Article 8 of Greek Copyright Law explicitly provides the following: “In cases where a work is created by an employee in the execution of his employment agreement, the author of the work (employee) is the initial holder of the economic and moral rights in the work. Unless otherwise agreed, the economic powers accruing from copyright, which are necessary for the fulfillment of the scope of the employment agreement, are automatically transferred to the employer”.

From the above provision, it is clear that the employee, who is the author of the work, remains the initial holder of the economic and moral rights in the work. However, the economic rights, and specifically the ones that are necessary for the fulfillment of the scope of the employment agreement, are ex lege transferred automatically to the employer, unless otherwise agreed, under the provision that the work has been created in the course of employment and in execution of the employment agreement.

According to the above, the first to be examined is whether the work has been created in execution of the employment agreement. The use of employer’s equipment and know-how and the creation of the work during the working time are not sufficient indications that the work has been created within the scope of the employment agreement. On the contrary, the fact that the work has been created by the employee under the duties that has undertaken with the employment agreement is the most significant indication.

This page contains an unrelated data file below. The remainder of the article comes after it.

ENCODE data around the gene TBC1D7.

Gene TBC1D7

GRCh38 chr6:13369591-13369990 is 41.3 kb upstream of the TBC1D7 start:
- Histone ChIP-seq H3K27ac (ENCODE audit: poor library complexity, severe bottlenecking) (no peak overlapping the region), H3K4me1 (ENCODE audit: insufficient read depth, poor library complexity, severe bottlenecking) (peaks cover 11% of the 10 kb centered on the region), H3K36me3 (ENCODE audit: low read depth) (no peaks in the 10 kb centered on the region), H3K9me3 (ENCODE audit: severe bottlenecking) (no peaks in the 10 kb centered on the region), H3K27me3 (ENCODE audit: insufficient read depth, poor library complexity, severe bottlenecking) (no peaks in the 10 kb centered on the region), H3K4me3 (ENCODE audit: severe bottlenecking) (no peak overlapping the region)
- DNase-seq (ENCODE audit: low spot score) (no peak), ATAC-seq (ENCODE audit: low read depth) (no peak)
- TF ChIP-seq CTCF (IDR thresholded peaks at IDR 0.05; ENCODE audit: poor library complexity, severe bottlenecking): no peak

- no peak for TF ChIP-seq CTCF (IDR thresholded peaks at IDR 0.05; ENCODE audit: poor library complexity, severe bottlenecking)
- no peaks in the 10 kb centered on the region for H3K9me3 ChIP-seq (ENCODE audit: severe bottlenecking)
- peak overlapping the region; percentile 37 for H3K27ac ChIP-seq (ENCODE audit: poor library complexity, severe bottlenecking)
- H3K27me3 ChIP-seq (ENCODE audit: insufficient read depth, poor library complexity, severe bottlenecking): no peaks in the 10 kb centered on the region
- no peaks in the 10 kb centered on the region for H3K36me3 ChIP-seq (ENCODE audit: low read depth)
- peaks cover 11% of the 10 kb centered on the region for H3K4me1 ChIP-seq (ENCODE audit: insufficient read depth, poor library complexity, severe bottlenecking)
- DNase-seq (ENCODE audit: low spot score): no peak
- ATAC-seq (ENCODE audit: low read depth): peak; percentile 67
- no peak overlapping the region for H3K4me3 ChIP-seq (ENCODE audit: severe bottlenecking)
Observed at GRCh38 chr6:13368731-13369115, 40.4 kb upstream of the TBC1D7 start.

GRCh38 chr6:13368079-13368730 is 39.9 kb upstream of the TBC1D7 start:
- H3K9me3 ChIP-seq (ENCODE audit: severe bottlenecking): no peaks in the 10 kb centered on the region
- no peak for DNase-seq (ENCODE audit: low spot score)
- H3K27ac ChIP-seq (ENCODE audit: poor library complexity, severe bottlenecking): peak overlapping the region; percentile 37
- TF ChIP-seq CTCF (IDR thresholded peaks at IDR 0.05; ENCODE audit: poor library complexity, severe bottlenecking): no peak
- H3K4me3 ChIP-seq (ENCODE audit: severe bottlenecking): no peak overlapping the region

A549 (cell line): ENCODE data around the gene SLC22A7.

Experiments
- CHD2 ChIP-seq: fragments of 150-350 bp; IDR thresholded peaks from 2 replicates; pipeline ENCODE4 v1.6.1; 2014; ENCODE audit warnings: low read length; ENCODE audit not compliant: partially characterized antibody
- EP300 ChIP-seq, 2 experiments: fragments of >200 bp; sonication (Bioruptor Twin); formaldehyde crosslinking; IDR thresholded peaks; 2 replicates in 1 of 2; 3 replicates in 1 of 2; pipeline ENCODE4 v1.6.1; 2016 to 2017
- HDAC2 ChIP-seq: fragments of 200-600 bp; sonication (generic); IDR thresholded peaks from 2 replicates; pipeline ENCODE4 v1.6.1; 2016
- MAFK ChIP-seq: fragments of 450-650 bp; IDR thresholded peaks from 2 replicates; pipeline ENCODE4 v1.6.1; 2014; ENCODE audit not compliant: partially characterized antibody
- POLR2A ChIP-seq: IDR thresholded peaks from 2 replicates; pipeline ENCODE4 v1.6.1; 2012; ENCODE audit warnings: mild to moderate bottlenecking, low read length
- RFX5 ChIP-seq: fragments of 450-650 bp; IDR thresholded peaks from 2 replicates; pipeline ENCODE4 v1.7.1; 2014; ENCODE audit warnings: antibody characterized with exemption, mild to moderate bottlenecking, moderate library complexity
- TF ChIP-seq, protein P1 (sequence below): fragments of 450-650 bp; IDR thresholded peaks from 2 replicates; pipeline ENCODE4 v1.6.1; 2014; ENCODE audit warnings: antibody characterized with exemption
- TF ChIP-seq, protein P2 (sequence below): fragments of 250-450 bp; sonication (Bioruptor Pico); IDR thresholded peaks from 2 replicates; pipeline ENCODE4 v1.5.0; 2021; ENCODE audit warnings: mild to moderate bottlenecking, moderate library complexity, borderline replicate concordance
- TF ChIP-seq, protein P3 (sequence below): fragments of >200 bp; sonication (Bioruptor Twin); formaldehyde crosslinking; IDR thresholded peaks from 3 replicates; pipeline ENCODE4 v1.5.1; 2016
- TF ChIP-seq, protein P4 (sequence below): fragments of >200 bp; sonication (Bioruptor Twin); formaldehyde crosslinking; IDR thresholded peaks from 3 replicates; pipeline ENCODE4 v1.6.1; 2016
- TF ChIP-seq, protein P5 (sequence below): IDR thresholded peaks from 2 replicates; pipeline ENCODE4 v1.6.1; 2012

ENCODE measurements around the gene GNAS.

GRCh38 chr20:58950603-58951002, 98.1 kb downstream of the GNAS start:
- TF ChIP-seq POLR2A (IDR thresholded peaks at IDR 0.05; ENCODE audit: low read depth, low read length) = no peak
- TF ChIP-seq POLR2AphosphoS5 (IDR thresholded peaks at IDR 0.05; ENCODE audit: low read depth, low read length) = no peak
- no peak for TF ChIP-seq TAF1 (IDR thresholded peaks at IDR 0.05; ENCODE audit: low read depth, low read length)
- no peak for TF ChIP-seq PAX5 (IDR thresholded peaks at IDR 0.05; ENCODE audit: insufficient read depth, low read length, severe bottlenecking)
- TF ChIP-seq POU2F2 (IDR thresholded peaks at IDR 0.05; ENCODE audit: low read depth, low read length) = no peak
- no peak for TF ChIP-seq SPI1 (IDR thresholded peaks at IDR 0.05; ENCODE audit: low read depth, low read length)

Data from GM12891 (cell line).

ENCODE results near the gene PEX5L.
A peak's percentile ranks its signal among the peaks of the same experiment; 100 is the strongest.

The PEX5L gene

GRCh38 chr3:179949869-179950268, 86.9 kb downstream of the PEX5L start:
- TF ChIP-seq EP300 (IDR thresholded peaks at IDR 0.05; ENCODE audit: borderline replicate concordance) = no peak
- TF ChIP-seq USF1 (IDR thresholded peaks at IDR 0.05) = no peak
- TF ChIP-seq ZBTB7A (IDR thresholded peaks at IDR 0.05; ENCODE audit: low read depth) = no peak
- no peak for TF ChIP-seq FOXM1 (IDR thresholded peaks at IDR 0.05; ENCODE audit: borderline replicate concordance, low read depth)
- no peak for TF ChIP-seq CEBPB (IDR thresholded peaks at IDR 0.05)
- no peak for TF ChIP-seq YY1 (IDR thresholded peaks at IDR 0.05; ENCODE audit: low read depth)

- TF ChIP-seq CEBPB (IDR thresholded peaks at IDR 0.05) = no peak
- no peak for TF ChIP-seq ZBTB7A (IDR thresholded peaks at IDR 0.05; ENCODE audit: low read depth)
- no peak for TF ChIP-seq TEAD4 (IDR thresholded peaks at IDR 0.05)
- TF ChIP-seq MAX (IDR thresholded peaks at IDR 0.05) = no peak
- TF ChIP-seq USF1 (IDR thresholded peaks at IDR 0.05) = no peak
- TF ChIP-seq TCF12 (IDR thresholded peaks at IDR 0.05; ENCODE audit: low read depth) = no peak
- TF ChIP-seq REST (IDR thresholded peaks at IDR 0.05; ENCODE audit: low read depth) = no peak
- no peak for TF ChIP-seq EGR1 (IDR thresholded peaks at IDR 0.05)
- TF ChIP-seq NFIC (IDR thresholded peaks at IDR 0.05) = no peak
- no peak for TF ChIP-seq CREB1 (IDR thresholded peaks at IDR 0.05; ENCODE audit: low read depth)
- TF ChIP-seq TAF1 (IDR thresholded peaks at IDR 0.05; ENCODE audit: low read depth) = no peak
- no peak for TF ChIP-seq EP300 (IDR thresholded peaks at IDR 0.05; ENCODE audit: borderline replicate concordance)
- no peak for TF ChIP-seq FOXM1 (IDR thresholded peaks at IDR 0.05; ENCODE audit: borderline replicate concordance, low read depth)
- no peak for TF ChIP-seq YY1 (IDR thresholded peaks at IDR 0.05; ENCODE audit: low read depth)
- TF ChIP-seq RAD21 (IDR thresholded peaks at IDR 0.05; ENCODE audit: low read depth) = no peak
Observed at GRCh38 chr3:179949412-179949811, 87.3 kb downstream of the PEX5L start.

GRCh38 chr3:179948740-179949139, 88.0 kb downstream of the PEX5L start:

It is also important to mention that not all the economic powers of the economic rights are transferred ex lege to the employer, but only the ones that are necessary for the fulfillment of the scope of the employment agreement, meaning, in principle, the ones that are relevant to the economic activity of the employer and for the time necessary for this fulfillment. In order for the employer to obtain extended economic powers over the work, the employee should in written transfer these additional powers to the employer. This written agreement can constitute part of the employment agreement or a separate agreement. It is also possible, the written agreement not to provide extended powers, but to waive or limit the ex lege automatic transfer of economic rights to the employer. For instance, the agreement can stipulate a specific time during which the employer can exploit the economic powers vested in him, or it can stipulate that not all the powers relevant to the economic activity of the employer will be transferred to the employer (e.g. between a journalist and the employer, publishing company, which issues a newspaper, a magazine and owns a website, can be in written agreed that the works written by the journalist will only be published in the newspaper and magazine).